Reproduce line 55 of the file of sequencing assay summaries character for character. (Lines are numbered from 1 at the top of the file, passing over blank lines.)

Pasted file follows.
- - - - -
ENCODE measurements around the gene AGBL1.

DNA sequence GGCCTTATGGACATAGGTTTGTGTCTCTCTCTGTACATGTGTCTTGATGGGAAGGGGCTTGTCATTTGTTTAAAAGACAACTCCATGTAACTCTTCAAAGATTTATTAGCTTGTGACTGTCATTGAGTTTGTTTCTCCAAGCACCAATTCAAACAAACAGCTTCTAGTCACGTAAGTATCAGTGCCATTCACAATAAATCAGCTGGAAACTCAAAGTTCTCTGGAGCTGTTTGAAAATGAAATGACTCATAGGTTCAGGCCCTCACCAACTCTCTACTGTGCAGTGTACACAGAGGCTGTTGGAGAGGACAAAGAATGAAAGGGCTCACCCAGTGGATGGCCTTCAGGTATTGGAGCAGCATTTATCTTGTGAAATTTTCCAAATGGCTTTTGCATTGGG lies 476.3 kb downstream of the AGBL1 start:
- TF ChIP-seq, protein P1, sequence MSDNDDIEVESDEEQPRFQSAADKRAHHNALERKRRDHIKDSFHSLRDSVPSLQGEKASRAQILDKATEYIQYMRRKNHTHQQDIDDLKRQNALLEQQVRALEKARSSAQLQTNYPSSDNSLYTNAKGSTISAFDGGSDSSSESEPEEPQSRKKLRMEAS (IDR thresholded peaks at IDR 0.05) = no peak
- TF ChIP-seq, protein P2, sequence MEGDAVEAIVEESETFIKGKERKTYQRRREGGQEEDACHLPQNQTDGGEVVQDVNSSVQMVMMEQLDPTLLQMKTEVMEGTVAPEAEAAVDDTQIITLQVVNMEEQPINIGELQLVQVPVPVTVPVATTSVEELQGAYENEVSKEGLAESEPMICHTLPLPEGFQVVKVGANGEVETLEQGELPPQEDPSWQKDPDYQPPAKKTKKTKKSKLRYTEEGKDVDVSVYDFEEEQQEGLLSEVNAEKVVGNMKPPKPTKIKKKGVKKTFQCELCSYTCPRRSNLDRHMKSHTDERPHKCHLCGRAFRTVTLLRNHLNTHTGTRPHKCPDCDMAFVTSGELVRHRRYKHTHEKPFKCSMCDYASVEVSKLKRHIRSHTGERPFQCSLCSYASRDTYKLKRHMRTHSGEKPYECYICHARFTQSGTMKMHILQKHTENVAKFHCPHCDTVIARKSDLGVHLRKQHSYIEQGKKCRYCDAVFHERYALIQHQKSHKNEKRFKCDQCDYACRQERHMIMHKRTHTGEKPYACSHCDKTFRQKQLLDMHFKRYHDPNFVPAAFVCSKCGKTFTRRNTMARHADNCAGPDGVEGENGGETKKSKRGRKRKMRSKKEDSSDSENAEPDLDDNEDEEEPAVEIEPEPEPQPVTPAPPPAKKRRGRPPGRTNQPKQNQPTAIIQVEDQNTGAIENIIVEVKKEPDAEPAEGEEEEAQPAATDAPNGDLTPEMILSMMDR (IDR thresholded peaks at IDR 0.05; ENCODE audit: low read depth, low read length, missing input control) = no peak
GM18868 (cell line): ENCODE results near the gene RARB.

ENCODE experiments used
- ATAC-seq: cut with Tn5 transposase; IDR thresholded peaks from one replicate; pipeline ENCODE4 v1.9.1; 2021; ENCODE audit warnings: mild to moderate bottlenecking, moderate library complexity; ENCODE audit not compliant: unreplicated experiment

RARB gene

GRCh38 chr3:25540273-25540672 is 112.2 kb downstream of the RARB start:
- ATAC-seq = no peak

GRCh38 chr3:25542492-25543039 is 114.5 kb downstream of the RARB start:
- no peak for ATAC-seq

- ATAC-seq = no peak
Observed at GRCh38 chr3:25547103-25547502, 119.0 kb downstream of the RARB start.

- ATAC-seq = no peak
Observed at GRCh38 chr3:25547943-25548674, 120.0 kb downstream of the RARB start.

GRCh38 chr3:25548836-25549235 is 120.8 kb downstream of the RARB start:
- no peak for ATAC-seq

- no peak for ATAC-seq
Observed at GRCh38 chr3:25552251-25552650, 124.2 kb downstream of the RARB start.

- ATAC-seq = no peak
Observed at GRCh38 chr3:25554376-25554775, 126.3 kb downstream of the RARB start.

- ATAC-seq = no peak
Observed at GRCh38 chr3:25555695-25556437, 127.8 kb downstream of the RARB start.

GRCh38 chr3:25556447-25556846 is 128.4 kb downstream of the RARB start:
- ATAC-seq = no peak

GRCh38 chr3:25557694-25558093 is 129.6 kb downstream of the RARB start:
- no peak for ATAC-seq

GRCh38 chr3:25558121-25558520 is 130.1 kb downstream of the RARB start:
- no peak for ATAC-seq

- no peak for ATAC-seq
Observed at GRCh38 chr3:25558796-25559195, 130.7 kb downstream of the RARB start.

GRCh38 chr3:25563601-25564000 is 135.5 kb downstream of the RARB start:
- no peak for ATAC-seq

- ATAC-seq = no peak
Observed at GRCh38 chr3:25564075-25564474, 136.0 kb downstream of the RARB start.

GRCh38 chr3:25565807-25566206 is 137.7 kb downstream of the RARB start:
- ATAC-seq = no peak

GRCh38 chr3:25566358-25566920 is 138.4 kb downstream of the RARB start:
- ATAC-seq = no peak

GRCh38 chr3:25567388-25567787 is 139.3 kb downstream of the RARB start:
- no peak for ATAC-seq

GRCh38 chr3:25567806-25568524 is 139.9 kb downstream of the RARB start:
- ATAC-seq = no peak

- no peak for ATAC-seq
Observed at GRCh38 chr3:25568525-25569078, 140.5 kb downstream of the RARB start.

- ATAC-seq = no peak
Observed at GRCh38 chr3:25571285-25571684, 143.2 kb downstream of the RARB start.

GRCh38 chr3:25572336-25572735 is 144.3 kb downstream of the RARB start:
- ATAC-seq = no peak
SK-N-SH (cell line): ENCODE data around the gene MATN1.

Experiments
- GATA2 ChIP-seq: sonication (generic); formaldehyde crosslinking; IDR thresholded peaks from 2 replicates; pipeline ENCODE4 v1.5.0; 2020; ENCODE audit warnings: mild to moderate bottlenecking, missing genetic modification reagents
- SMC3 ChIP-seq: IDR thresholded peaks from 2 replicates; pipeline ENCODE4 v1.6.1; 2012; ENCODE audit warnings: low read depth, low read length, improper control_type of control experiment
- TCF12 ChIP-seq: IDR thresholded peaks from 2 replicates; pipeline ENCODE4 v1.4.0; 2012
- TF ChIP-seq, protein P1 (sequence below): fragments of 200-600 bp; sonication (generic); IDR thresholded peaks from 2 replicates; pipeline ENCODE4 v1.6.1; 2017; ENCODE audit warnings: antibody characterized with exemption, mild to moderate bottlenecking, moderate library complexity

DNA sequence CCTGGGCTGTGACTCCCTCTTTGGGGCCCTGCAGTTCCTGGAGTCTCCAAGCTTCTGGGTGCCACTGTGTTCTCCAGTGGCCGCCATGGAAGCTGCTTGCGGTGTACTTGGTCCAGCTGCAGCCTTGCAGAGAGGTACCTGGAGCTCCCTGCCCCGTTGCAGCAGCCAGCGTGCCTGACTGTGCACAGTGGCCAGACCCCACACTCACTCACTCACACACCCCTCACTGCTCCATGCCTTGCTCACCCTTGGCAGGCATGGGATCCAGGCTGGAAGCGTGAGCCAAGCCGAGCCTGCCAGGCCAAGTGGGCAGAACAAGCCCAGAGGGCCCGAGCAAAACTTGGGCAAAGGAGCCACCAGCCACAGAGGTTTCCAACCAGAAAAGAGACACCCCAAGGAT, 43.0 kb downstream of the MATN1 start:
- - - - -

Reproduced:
- TCF12 ChIP-seq: IDR thresholded peaks from 2 replicates; pipeline ENCODE4 v1.4.0; 2012